Forward-thinking brothers Carl and Christian Luther sign their names to the statutes of an electrical engineering plant in 1899. The legendary Volta factory is born.
Italian physicist and chemist Alessandro Volta
had no idea that after his lifetime (1745-1827) not only would the volt bear his name, but also a large factory in the cold north of Europe, in what was at the time the Province of Estonia. Volta’s contribution to the field of electricity was enormous and he was also credited with the discovery of methane, among other things.
The main building of the factory is completed as early as 1900 and work commences under the guiding hand of Swiss engineer Konrad Schindler. Within a year the factory has 174 workers producing electric motors for the Russian market.
The factory’s employees, numbering 264 by 1904, earn wages of 30-35 roubles. A loaf of bread at the time costs one kopek.
“Let there be light!” is the motto of the factory’s owners, who construct an electricity generation plant in 1913 that gives Tallinn its first street lighting.
In the maelstrom of the First World War, production (meaning both employees and equipment) is evacuated to Russia. The factory stands empty for five years until 1918, when Estonia’s independence marks the start of interesting times.
The state issues a loan of 15 million roubles for the acquisition of equipment and the launch of production, and a new chapter begins in the story of the Volta Quarter.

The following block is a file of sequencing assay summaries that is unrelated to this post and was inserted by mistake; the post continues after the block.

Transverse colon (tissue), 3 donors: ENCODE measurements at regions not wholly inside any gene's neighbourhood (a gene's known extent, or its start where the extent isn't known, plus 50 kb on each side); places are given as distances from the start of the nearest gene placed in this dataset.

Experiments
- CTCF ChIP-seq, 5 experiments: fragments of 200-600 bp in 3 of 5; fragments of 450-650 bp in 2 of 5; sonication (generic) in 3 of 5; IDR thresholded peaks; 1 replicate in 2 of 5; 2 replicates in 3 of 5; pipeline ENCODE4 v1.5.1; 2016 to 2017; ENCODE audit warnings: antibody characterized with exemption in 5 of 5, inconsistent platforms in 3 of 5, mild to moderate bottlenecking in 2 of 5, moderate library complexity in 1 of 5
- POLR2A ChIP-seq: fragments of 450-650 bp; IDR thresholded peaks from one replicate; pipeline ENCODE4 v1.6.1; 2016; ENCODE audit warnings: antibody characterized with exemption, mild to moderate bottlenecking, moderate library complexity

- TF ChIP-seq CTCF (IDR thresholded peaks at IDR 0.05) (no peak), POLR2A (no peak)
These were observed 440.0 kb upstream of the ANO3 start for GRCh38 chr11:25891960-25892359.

Tennis courts, a perfume factory, the Kawe chocolate factory and the Keila cloth factory all operate in the Volta Quarter alongside the original plant. Life is good. In 1939 the Volta factory employs 244 people producing custom-made electric motors, transformers, pumps, ventilators and heaters.
In the midst of the Second World War the factory is nationalised before being dismantled and relocated yet again to Russia in 1941 – or at least attempts are made to do so, since much of its equipment is lost along with the ships transporting it.
The plant is reconstructed in 1947 and the independence-era Keila and Kalev factories are ousted in order to boost production volumes, since the Soviet era has seen the eastern market open up once again and there is high demand for modern electric motors. Volta goes on to produce almost 10% of all electric motors in the Soviet Union.
Volta’s legendary waffle-maker is one of the plant’s biggest hits (and remains as popular today as it was half a century ago). Almost 250,000 electric motors, 70,000 small motors, 190,000 irons and 6700 radiators are manufactured in 1963 alongside the waffle-makers.
Unprecedented production capacity in the 1980s enables all of the buildings we see today to be fully constructed. The factory employs 2725 people and is producing 1200 electric motors a day.
The 10 millionth electric motor is produced in March 1990. Bearing the serial number 10,000,000 and coated in gold, it currently adorns the foyer of the 47B Lofts.
The tumultuous 1990s bring with them changes to the Volta Quarter as well. The factory is privatised in 1994, with AS Volta becoming its company name. It continues to produce electric motors in smaller numbers made to order. Today the same plant produces aluminium casting parts, automatics for industrial equipment, LED lights, wind generator parts and much more. The factory now employs fewer than 30 people.
The latest chapter in the story of the Volta Quarter starts very promisingly in early 2017 with the completion of the 47B Loftid – homes in which there is more space for ideas.
Inspired by the industrial architecture of New York, the Volta Loftid reconstruction was completed in 2019.